Wednesday, November 13, 2013


Kirby, 69, was the executive director of the Washington Metro Council of Governments Transportation Planning Board.

Was found dead with multiple gun shot wounds, in his house on Elm Street, in Alexandria, Virginia.

Might this be the result of Kirby recently speaking directly about, or alluding to the need for the Washington D.C. area for addressing the UNjustified gaps in the local-urban freeway grid?  I did have the honor of being able to talk to him personally about the logical freeway project of the inside the Capital Beltway I-95 via the PEPCO-New Hampshire Avenue-B&O Route - which was deliberately scuttled - to which he told me did make sense but had been so opposed by so many leading to its cancellation by Maryland in July 1973.

Note- I myself used to be involved with COG's TPB's Citizen's Advisory Board (CAB) during the latter 1990s, where I was able to speak in favor of more comprehensive transportation planning - aka urban freeways and rail.  That is until they made it into a closed event, meaning that the members were now appointed- hence closing the door to participation by the general public, in favor of stacking it with anti highway ideologues- as if meant to sustain a dogmatic-doctrinaire that they KNEW they could not otherwise sustain.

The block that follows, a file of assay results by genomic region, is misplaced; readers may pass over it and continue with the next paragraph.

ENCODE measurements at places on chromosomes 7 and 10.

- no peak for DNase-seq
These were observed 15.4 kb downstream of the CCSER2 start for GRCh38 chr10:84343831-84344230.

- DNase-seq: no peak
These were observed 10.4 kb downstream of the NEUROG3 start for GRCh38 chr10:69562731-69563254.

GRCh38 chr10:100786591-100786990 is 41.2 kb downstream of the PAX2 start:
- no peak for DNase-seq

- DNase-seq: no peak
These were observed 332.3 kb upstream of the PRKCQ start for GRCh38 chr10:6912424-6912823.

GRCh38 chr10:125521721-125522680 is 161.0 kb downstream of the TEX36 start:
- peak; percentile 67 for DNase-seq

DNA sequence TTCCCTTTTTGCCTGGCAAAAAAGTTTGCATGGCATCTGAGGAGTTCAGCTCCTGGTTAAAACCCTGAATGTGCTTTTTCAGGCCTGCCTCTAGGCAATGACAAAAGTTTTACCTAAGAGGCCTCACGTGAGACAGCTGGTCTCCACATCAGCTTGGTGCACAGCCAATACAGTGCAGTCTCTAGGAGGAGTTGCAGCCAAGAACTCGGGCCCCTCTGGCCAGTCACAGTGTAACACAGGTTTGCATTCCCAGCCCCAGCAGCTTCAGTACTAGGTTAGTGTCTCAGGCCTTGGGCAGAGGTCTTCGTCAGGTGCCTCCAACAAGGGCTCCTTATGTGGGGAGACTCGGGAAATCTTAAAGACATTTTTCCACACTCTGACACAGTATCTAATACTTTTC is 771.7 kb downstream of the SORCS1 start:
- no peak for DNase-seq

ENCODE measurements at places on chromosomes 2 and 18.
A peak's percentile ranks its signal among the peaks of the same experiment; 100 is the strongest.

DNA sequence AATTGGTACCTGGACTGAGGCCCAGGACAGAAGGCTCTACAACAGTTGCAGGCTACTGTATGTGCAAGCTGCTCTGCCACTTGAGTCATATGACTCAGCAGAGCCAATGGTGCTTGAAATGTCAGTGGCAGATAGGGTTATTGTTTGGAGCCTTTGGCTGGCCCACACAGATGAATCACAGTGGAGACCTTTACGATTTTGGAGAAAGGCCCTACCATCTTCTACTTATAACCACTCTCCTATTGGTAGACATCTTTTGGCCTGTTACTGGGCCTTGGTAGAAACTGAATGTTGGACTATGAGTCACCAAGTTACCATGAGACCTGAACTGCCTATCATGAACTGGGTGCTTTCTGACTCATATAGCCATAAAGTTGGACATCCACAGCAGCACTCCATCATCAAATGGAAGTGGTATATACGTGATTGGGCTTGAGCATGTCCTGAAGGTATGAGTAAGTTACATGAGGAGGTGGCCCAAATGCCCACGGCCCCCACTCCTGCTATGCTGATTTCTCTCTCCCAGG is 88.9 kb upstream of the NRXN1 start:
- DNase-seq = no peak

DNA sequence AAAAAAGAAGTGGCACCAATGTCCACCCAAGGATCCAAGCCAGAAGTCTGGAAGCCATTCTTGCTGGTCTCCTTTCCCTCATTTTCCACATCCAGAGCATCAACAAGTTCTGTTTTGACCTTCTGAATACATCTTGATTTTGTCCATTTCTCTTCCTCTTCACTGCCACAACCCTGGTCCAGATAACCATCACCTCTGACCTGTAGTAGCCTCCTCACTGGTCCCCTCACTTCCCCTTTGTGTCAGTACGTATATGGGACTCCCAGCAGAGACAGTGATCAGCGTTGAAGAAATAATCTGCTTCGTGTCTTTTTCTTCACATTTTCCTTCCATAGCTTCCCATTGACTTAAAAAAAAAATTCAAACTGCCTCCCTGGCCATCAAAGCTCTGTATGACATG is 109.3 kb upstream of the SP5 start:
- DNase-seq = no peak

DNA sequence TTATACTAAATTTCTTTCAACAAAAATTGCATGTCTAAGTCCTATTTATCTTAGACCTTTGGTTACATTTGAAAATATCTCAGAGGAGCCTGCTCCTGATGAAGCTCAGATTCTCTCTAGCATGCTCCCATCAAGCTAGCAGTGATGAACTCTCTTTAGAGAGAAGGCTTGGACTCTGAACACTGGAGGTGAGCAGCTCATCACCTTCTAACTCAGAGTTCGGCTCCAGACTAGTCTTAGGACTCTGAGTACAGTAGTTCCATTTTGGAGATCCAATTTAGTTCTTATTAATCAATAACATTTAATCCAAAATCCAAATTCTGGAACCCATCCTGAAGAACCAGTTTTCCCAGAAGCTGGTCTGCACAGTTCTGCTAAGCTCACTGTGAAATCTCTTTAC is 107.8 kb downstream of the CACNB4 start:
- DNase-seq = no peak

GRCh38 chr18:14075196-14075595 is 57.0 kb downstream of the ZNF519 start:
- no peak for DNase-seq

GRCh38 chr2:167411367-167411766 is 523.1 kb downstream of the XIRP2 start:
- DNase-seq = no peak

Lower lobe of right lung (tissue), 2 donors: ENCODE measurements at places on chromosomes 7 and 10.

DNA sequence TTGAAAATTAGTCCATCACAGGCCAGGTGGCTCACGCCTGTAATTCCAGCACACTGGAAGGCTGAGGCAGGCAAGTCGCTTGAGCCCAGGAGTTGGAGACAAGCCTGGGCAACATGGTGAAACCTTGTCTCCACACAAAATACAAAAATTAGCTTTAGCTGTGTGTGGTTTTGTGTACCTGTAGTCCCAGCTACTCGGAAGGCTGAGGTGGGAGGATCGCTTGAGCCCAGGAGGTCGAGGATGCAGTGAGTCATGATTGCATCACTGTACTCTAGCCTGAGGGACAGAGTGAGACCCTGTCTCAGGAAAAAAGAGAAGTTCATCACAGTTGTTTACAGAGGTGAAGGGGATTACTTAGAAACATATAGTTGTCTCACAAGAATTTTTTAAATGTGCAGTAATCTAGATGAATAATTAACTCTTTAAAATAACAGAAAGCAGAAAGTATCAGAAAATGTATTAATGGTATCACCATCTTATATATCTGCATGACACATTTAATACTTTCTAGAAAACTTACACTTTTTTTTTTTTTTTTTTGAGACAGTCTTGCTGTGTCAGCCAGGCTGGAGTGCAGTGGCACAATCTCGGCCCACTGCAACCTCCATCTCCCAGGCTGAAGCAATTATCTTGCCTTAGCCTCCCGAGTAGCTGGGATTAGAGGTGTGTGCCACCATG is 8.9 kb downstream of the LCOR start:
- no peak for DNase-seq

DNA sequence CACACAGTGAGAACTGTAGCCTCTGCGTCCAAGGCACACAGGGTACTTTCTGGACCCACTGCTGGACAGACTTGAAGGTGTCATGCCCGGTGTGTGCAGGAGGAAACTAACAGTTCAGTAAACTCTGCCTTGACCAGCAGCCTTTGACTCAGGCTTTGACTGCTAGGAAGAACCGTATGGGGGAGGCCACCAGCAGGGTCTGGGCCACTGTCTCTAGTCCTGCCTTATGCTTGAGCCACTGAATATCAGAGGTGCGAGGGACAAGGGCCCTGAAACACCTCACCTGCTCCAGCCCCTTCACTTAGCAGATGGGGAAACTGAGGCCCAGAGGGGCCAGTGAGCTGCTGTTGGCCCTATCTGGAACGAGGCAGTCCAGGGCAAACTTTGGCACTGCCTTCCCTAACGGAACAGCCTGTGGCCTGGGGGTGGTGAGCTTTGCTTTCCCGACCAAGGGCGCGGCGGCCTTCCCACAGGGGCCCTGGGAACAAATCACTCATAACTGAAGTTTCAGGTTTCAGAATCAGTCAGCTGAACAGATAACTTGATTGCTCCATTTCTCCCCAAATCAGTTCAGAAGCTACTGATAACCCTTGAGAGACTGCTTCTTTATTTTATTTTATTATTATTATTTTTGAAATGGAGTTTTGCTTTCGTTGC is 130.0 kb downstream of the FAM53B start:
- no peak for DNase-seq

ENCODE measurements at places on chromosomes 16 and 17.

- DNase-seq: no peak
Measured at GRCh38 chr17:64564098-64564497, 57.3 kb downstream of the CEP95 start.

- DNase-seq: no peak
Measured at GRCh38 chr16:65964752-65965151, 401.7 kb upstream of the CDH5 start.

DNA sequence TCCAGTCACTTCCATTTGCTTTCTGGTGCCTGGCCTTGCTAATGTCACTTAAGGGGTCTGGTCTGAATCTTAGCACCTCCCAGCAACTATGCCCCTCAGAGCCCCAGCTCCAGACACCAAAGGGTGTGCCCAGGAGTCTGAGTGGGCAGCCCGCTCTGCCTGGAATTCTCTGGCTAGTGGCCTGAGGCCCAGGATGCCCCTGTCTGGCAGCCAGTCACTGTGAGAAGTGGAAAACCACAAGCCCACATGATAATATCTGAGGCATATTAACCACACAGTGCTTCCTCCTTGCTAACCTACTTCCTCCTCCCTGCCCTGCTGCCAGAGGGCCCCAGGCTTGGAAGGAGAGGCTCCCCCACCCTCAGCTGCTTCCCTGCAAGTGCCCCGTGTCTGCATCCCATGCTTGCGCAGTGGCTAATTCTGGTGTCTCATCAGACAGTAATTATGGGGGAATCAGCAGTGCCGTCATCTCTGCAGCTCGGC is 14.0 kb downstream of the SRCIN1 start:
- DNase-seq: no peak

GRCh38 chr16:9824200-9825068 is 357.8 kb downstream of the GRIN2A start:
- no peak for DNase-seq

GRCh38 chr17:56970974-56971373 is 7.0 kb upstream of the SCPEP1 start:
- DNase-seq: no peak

A man who helped shape the region’s transportation policy for a quarter-century was fatally shot inside his Alexandria home Monday in a stunning incident that has police — and his many friends in politics and the media — searching for an explanation.

Officials said Tuesday that Ronald Kirby, 69, director of transportation planning at the Metropolitan Washington Council of Governments, died of multiple gunshot wounds to the torso and that the medical examiner had deemed the case a homicide.

Alexandria Police Chief Earl L. Cook said the slaying should not be taken as “cause for tremendous alarm” among residents of Kirby’s neighborhood, but he would not say whether Kirby might have been specifically targeted.

“We don’t know that at this point,” Cook said. “It’s too early to eliminate any possibility.”
News of Kirby’s death sent shock waves through political and media circles, in which Kirby was known as a personable policy wonk who could translate impenetrable transportation jargon into plain English — with a trademark Aussie accent.

“He was really a brilliant man,” said Lon Anderson of AAA Mid-Atlantic. “He brought a very informed voice of reason to some very contentious regional transportation debates. He was just a prince of a guy.”

Kirby had worked for the Council of Governments for more than 25 years and was director of transportation planning for COG’s National Capital Region Transportation Planning Board. He was often quoted in news reports, and he was known among transportation experts and public officials as someone who could bring a regional viewpoint to transportation debates.

A Telling Indifference

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